6) Hard work pays of for wily Fornals
Pablo Fornals looked like yet another expensive mistake when he joined West Ham two years ago. The Spaniard took a while to adjust to the pace of the Premier League and was ineffective at the start of last season. Yet Fornals does not know when to quit. He knuckled down in an attempt to prove himself and has become a key figure in David Moyes’s rejuvenated side. Fornals sets the tone with his work rate off the ball and he has become more effective in the final third season. His movement is clever and, although his finishing needs to improve, he was in the right place when West Ham needed someone to settle their nerves against Southampton. It was Fornals who put them on course to finishing sixth with two clinical goals before half-time. He is improving all the time and will surely not look out of place in the Europa League next season. Jacob Steinberg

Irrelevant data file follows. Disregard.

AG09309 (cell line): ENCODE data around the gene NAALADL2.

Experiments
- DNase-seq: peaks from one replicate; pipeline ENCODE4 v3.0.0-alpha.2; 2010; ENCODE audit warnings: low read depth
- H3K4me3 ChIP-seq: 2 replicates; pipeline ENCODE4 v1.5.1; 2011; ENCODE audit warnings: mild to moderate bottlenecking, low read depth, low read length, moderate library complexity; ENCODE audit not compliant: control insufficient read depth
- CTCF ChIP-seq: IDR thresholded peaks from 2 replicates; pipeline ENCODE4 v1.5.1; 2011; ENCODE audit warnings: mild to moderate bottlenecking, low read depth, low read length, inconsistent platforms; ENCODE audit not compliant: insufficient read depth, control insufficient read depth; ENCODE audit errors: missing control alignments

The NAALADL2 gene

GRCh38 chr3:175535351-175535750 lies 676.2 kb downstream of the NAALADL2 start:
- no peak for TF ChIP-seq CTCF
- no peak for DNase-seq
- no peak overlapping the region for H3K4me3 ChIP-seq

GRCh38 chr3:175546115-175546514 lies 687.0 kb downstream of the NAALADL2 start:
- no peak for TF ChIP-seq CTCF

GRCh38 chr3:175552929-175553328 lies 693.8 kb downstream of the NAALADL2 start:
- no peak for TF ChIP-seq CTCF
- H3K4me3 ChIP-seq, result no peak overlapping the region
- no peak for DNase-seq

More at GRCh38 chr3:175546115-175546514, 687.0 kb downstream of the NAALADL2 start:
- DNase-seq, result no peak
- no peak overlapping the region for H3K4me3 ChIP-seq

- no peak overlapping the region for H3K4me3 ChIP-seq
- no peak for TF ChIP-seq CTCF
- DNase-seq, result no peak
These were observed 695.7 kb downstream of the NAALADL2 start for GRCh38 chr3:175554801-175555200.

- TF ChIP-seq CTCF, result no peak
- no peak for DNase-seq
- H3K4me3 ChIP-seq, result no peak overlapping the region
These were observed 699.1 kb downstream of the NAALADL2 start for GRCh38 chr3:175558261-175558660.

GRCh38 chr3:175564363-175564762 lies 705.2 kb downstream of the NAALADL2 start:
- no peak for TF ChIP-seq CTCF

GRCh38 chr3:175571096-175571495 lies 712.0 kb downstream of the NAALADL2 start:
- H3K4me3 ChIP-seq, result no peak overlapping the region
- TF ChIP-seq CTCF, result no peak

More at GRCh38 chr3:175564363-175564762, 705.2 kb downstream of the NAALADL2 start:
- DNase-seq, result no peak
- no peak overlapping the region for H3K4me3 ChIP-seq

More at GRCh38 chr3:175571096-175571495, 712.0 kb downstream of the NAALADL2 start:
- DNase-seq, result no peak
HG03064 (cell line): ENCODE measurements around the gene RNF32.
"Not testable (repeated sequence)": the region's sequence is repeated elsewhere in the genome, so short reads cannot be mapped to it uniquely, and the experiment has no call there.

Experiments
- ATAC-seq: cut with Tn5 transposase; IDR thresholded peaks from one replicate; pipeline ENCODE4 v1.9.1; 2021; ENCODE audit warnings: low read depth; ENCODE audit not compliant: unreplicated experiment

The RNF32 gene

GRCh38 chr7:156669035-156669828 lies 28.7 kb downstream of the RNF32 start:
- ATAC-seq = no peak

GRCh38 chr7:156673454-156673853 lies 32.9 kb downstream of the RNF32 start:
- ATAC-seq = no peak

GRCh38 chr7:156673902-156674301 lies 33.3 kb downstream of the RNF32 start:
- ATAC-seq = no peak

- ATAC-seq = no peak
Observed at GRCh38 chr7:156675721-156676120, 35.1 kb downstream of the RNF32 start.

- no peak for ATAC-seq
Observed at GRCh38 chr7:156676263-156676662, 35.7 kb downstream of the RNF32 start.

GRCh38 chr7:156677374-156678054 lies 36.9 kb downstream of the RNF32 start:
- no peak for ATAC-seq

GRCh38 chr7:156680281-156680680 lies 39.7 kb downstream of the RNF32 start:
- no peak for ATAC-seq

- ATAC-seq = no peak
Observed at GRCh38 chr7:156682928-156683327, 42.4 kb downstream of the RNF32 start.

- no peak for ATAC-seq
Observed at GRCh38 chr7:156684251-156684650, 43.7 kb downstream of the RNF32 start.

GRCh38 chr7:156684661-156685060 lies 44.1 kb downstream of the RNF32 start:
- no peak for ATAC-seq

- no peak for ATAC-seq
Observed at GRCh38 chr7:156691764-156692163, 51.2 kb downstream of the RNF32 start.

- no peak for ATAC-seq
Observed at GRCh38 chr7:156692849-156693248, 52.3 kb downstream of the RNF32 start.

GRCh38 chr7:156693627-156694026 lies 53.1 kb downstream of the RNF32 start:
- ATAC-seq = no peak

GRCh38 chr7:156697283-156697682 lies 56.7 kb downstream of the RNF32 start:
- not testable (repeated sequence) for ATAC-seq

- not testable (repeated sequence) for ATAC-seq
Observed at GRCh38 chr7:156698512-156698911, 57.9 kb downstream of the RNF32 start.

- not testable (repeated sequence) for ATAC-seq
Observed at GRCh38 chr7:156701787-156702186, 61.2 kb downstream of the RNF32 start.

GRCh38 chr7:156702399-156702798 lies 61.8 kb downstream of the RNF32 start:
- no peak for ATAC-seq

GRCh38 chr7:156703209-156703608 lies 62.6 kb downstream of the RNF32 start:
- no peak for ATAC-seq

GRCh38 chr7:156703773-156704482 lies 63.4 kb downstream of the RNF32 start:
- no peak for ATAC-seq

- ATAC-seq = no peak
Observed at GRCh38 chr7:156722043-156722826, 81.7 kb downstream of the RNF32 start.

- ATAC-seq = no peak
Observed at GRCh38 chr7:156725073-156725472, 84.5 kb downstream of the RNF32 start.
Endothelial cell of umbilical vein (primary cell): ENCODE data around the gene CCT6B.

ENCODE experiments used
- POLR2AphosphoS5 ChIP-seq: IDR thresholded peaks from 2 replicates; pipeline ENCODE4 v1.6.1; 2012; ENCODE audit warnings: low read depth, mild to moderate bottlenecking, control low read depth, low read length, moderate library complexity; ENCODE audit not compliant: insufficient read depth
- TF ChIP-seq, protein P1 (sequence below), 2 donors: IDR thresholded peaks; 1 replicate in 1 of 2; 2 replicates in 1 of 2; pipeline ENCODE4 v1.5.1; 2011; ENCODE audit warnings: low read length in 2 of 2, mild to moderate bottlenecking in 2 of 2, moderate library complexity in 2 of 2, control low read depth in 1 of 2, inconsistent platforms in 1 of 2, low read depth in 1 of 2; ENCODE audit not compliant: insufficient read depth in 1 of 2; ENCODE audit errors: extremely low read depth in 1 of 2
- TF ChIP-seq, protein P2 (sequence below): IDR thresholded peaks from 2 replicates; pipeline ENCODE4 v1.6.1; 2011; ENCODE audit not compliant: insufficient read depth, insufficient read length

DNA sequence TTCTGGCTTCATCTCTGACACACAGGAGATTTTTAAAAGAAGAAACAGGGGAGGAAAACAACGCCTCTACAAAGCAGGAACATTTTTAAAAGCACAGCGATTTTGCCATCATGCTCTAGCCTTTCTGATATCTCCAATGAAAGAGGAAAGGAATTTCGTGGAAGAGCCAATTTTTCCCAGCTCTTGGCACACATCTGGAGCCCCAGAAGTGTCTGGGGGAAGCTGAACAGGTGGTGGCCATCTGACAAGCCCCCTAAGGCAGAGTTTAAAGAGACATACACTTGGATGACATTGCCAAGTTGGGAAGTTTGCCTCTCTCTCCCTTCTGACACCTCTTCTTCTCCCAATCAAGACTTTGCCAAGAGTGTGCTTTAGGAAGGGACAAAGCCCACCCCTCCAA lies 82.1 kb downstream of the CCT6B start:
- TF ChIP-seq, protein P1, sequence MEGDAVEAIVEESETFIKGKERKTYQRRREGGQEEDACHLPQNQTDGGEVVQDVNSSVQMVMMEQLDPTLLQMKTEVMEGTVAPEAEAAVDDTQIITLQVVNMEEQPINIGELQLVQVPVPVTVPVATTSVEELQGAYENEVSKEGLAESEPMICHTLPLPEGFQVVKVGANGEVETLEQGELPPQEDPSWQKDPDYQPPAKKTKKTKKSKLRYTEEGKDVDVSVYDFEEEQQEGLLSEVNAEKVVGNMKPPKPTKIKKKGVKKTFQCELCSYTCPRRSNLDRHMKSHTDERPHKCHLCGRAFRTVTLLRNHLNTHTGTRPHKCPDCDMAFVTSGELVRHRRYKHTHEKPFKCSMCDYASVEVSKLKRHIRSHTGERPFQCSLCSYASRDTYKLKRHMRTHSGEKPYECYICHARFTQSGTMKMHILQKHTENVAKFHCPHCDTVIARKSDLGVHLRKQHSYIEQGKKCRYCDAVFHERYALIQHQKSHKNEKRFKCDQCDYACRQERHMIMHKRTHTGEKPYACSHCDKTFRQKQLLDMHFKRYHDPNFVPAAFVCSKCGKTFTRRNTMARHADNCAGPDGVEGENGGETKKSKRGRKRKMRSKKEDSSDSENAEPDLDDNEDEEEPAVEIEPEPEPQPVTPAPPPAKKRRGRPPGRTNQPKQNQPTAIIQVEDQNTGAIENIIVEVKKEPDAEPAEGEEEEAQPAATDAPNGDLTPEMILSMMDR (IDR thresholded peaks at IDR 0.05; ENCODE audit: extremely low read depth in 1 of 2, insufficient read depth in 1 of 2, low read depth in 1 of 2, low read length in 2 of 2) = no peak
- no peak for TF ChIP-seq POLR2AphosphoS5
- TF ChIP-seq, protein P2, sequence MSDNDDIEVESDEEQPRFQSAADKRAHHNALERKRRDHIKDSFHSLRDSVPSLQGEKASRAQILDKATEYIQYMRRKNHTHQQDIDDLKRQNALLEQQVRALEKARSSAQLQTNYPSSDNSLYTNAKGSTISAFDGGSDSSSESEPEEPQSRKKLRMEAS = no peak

7) Loan rangers leave Fulham and Newcastle short-staffed
Fulham and Newcastle have endured frighteningly underwhelming seasons but both had enjoyed some positives. Sadly, the majority have come courtesy of players on loan who are unlikely to stay. Fulham’s star men have been Alphonse Areola and Joachim Andersen, with a special nod to Ademola Lookman and, to a lesser extent, Ruben Loftus-Cheek and Josh Maja. Due to the club’s relegation, they will all return to their parent clubs, to be sold off to the highest bidder, leaving Scott Parker to find five new signings to help bring Fulham back up, which is not a great business model. Joe Willock has spearheaded Newcastle’s survival with his penchant for consistently scoring goals. Unfortunately for Newcastle, his fine performances have proven he could have a role at Arsenal, nor is it likely Mike Ashley would stump up fee it would take to lure Willock back next season, leaving Steve Bruce scratching his head in the search for someone as dynamic as his latest loanee. Will Unwin

8) Chelsea strike it lucky but poor form is a concern